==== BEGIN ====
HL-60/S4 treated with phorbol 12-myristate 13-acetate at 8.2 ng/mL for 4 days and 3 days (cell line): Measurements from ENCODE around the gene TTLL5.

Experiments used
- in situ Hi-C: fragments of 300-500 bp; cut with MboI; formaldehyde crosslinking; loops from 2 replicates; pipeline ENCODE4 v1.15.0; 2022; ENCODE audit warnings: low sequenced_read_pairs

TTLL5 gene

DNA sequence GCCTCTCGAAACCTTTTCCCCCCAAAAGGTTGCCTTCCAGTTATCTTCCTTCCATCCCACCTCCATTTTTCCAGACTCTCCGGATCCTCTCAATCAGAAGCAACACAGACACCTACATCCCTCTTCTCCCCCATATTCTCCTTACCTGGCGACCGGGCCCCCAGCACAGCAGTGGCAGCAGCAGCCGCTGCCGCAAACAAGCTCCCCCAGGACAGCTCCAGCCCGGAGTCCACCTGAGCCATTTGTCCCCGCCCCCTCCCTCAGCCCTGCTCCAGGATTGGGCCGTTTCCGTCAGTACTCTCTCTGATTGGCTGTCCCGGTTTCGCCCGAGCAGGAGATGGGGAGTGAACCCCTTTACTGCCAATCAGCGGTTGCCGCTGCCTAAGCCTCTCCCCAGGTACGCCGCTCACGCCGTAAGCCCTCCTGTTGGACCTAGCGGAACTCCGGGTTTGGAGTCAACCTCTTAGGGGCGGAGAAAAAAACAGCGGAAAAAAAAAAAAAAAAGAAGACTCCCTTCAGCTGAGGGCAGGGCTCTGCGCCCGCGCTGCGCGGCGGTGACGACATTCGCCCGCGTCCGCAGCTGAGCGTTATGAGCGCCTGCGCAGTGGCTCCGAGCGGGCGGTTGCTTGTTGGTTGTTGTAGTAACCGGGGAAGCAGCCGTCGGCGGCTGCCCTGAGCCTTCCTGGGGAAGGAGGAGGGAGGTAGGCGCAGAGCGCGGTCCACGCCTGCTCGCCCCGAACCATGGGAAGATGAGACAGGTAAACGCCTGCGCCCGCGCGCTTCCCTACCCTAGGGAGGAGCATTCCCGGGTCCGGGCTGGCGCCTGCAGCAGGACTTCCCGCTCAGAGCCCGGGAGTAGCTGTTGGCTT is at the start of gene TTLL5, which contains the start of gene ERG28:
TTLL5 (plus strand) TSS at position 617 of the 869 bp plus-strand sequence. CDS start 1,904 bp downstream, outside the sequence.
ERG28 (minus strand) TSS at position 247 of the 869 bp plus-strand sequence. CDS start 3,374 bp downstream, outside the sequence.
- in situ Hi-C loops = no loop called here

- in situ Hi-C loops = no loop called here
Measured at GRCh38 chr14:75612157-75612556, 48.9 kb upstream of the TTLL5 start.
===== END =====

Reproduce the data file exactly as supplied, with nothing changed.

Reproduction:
HL-60/S4 treated with phorbol 12-myristate 13-acetate at 8.2 ng/mL for 4 days and 3 days (cell line): Measurements from ENCODE around the gene TTLL5.

Experiments used
- in situ Hi-C: fragments of 300-500 bp; cut with MboI; formaldehyde crosslinking; loops from 2 replicates; pipeline ENCODE4 v1.15.0; 2022; ENCODE audit warnings: low sequenced_read_pairs

TTLL5 gene

DNA sequence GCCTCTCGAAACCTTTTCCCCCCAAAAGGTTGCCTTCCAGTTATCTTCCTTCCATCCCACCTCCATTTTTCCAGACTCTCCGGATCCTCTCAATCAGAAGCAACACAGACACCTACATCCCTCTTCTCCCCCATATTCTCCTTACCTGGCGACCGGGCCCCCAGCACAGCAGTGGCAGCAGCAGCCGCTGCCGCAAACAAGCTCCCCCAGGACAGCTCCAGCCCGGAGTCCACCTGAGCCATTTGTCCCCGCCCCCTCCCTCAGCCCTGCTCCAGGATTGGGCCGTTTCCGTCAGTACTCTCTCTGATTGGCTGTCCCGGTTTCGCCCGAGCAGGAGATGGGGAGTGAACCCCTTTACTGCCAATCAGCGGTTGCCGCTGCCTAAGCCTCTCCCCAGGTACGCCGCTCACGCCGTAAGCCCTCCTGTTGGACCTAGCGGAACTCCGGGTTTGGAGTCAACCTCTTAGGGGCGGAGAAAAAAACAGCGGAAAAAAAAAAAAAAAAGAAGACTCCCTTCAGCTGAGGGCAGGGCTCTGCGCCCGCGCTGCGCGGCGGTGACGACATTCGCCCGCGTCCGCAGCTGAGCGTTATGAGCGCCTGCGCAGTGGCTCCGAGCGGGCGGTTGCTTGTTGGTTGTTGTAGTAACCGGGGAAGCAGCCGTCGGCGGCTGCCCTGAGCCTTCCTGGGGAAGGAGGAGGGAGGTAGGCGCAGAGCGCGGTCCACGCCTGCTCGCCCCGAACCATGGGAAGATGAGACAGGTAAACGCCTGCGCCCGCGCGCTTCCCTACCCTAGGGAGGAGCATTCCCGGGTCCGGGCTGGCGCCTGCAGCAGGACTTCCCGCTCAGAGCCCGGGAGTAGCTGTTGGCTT is at the start of gene TTLL5, which contains the start of gene ERG28:
TTLL5 (plus strand) TSS at position 617 of the 869 bp plus-strand sequence. CDS start 1,904 bp downstream, outside the sequence.
ERG28 (minus strand) TSS at position 247 of the 869 bp plus-strand sequence. CDS start 3,374 bp downstream, outside the sequence.
- in situ Hi-C loops = no loop called here

- in situ Hi-C loops = no loop called here
Measured at GRCh38 chr14:75612157-75612556, 48.9 kb upstream of the TTLL5 start.